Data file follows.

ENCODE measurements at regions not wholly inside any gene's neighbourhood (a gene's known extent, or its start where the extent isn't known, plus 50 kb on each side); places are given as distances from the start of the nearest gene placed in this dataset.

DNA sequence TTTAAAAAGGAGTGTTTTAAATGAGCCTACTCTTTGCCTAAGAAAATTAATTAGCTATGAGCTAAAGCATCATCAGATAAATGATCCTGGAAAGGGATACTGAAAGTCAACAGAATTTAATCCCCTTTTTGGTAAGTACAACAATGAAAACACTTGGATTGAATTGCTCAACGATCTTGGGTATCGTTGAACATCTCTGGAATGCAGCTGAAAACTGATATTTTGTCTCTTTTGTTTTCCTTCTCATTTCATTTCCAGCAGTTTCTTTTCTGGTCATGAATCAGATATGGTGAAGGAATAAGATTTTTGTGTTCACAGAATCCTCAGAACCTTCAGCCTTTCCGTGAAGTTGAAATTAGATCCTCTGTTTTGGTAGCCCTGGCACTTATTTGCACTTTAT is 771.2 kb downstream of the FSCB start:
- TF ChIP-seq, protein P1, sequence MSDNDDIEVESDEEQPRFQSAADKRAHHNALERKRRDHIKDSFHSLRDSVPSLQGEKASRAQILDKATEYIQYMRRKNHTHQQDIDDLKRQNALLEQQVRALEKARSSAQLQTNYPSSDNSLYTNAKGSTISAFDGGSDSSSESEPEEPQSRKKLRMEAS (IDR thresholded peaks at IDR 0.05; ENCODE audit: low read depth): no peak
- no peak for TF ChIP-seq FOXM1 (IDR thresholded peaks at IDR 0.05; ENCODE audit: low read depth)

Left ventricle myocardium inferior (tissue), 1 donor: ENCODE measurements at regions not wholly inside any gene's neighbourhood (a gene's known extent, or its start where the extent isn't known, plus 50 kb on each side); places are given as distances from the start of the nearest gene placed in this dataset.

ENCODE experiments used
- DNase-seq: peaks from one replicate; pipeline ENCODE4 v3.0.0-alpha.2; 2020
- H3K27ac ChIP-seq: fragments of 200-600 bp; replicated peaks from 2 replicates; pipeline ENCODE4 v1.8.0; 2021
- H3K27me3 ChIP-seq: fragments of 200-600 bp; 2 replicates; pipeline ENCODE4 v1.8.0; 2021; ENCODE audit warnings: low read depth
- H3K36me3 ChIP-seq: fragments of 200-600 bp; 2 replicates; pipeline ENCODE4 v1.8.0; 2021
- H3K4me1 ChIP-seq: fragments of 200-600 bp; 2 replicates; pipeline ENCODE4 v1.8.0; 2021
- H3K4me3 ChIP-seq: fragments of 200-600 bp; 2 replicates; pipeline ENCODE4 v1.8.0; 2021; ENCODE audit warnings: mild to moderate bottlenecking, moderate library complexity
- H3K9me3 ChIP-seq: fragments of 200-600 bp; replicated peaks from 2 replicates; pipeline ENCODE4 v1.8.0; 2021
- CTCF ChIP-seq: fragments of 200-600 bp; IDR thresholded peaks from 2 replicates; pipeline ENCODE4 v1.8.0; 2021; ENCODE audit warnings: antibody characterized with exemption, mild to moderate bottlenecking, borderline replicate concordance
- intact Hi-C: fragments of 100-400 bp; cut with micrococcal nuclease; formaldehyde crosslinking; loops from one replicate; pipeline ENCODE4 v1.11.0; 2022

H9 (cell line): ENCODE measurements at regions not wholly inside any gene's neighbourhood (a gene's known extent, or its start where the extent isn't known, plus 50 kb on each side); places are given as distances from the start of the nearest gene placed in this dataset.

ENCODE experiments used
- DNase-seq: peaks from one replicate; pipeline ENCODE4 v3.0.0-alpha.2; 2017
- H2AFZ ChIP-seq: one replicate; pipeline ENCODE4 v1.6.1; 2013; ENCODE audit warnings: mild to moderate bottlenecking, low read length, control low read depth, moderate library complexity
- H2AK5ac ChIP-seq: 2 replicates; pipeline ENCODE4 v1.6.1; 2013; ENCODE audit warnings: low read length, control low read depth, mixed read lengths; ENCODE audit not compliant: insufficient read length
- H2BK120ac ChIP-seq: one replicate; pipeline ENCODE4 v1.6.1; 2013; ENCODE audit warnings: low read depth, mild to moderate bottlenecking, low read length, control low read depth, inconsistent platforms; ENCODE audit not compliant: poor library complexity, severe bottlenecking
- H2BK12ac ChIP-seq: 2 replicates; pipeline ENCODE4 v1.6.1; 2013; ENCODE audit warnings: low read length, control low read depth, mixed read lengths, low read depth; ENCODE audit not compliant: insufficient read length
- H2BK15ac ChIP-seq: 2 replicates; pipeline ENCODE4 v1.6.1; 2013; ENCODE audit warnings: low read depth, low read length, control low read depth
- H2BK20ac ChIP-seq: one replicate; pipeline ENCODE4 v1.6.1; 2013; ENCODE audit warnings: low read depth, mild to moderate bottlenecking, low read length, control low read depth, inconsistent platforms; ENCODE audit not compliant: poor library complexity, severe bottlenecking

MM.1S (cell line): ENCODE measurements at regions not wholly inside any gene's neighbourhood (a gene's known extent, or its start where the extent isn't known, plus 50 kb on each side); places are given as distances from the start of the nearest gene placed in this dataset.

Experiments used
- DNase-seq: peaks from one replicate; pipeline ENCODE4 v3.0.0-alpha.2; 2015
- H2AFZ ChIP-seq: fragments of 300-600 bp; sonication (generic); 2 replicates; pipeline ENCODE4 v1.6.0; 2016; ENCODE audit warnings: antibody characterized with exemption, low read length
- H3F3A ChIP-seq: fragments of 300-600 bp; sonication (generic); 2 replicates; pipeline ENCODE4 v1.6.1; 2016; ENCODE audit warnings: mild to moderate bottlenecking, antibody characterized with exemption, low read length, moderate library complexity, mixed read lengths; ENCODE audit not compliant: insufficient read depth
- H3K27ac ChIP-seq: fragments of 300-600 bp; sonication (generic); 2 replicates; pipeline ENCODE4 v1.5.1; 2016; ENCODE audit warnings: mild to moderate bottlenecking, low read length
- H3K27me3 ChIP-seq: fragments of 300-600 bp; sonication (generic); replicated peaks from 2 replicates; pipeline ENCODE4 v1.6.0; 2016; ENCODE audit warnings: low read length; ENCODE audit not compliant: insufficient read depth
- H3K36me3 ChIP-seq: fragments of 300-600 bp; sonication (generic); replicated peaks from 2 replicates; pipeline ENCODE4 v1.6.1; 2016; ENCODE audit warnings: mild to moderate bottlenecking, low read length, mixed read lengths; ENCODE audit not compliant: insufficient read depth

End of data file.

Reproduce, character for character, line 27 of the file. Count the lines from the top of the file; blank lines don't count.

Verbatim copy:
- DNase-seq: peaks from one replicate; pipeline ENCODE4 v3.0.0-alpha.2; 2015